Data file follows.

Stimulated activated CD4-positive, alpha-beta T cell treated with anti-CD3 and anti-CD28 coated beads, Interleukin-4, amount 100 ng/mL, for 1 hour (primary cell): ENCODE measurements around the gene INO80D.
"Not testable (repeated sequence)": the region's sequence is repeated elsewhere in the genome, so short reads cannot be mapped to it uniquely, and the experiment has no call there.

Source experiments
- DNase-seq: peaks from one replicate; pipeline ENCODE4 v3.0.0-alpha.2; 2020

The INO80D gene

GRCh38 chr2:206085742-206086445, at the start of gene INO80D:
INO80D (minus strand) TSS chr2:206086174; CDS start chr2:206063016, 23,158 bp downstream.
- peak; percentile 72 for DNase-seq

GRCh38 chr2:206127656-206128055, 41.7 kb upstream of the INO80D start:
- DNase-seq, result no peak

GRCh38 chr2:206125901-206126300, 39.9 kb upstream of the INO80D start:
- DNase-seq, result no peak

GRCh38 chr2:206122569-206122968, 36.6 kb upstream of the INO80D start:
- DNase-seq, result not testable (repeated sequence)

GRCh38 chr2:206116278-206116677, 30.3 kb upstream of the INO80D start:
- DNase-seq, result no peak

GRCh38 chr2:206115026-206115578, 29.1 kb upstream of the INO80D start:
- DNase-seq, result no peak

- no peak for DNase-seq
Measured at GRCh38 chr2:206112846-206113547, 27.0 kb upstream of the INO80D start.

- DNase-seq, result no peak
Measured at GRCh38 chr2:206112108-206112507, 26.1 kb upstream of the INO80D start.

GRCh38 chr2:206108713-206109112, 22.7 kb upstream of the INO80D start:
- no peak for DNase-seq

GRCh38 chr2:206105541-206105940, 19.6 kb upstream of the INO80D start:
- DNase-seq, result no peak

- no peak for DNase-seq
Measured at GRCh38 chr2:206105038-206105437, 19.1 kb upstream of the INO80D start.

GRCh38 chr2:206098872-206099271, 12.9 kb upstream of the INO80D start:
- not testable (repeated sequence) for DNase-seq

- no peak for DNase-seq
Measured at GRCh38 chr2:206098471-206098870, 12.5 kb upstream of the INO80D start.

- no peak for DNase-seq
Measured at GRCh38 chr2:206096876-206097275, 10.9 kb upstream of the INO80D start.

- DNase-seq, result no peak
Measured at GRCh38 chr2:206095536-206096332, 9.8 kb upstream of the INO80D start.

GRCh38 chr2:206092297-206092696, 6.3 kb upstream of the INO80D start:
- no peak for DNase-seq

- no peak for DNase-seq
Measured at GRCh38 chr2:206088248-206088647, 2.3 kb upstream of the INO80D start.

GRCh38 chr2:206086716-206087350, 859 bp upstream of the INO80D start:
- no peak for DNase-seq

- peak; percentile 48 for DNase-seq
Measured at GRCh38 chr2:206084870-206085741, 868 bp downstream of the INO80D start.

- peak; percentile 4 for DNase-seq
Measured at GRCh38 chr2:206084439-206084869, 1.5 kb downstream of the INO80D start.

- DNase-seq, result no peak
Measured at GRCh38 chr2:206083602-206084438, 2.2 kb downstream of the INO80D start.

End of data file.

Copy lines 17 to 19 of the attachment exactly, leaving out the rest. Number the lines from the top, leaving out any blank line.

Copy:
GRCh38 chr2:206115026-206115578, 29.1 kb upstream of the INO80D start:
- DNase-seq, result no peak

- no peak for DNase-seq